A rent deposit, sometimes referred to as a tenancy deposit or security deposit, is an amount paid by a business to a landlord to be used in the event that the business fails to pay the rent or damages the property. The business needs to post a rent deposit accounting journal entry recording the amount paid as an asset as it is refundable when the property is vacated.
If the deposit is refundable within the a year, then the amount will be shown as a current asset, if not, then it should be shown as a long-term asset in the balance sheet.
Rent Deposit Accounting Journal Entry Example
Suppose a business rents premises and has to pay a rent deposit of 1,000 to the landlord. As the amount will eventually be refunded by the landlord when the business vacates the property, it is not regarded as an expense of the business and is instead recorded as an asset in the balance sheet.
The bookkeeping records will show the following rent deposit accounting journal entry.
The rent deposit is an asset account representing an amount recoverable from the landlord at a future date.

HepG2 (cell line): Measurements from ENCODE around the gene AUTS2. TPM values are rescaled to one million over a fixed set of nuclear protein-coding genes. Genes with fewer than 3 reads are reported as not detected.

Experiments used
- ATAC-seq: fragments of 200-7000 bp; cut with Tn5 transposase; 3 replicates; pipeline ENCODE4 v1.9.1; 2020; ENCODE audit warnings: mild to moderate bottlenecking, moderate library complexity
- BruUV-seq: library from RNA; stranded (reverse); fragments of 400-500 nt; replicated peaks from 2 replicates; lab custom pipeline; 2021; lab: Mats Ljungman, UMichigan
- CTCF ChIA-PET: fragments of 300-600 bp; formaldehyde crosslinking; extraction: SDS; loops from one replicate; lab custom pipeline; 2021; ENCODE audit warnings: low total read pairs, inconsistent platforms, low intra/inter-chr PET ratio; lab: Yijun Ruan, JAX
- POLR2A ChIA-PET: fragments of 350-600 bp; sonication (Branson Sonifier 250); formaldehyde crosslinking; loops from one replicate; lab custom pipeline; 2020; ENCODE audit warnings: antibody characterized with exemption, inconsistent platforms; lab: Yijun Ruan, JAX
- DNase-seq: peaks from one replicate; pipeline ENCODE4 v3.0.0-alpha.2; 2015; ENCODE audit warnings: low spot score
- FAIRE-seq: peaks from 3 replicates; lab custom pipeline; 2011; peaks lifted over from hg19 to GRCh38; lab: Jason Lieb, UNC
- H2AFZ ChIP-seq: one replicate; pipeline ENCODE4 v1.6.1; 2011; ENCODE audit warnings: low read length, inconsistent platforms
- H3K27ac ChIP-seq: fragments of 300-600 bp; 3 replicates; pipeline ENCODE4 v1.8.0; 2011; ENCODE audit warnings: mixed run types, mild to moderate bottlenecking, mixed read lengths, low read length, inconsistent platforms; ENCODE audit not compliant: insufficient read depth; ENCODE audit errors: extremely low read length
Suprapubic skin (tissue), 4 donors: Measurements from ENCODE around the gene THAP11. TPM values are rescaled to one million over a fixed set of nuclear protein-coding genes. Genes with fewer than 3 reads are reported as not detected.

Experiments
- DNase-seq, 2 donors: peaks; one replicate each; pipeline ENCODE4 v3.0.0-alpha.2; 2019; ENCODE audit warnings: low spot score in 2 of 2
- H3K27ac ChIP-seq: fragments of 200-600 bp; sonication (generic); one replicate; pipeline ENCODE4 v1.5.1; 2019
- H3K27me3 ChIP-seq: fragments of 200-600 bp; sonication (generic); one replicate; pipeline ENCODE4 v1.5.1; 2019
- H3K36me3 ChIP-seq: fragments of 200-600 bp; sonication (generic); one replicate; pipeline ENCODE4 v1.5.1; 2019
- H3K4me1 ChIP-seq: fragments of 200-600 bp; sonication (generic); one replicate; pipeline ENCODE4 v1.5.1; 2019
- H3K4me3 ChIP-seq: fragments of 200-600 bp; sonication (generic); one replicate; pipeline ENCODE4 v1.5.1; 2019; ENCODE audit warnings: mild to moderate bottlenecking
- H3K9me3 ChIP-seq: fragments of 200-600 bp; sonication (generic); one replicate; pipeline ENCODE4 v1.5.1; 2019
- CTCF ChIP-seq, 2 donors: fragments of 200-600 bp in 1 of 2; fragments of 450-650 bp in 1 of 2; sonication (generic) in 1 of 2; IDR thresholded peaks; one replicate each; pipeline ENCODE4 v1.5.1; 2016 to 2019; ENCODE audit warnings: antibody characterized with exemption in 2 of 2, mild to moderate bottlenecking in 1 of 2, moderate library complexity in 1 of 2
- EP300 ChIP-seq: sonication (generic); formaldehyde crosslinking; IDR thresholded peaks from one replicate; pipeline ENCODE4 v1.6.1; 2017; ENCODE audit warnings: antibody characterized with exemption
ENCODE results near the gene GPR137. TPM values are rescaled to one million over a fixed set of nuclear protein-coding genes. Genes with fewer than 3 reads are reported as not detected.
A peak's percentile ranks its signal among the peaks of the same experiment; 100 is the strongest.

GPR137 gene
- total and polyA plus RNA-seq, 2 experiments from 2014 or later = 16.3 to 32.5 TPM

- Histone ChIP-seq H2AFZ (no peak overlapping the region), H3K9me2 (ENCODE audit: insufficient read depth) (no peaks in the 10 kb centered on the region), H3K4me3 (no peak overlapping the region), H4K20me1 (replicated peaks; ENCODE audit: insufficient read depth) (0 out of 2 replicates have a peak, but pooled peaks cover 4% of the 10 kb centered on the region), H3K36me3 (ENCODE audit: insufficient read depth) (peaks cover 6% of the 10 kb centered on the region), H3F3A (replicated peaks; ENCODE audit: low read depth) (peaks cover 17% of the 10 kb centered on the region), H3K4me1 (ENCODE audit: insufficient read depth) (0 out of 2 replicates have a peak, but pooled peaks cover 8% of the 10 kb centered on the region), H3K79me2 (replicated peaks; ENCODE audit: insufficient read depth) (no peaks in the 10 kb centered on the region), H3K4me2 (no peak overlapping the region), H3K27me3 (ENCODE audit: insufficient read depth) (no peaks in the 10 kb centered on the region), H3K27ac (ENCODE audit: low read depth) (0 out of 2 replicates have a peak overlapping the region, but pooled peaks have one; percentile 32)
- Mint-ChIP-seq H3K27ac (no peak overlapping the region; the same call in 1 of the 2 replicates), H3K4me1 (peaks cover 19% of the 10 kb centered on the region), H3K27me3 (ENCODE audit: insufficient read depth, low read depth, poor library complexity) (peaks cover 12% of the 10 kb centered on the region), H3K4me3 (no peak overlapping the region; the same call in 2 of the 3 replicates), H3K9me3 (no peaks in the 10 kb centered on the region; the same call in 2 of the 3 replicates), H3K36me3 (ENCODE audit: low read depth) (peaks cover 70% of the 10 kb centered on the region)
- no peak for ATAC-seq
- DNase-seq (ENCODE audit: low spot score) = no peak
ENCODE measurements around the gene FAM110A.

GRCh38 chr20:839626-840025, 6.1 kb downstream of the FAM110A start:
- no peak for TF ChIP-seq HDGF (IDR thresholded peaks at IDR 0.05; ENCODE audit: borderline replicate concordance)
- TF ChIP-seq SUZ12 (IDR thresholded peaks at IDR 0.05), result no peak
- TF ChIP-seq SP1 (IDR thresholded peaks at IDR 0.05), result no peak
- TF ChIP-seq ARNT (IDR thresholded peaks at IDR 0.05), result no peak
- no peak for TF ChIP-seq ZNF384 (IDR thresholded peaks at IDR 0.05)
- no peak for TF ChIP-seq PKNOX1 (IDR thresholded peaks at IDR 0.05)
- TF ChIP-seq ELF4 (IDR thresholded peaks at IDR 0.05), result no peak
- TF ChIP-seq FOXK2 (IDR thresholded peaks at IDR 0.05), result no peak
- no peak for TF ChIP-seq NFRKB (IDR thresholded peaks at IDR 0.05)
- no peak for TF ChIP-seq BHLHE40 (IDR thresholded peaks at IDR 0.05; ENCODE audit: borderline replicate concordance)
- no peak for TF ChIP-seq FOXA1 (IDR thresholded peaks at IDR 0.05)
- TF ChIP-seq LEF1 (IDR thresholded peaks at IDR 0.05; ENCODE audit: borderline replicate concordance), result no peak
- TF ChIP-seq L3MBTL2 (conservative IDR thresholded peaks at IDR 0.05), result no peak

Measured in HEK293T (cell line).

The Accounting Equation
The accounting equation, Assets = Liabilities + Owners Equity means that the total assets of the business are always equal to the total liabilities plus the owners equity of the business. This is true at any time and applies to each transaction.
For this transaction the accounting equation is shown in the following table.
|– Cash + Deposit||=||None||+||None|
|– 1,000 + 1,000||=||0||+||0|
In this case one balance sheet asset (cash), has been decreased by 1,000, and replaced by an increase in another balance sheet asset (rent deposit).
Popular Double Entry Bookkeeping Examples
The refundable deposit journal entry is one of many bookkeeping entries used in accounting, discover another at the links below.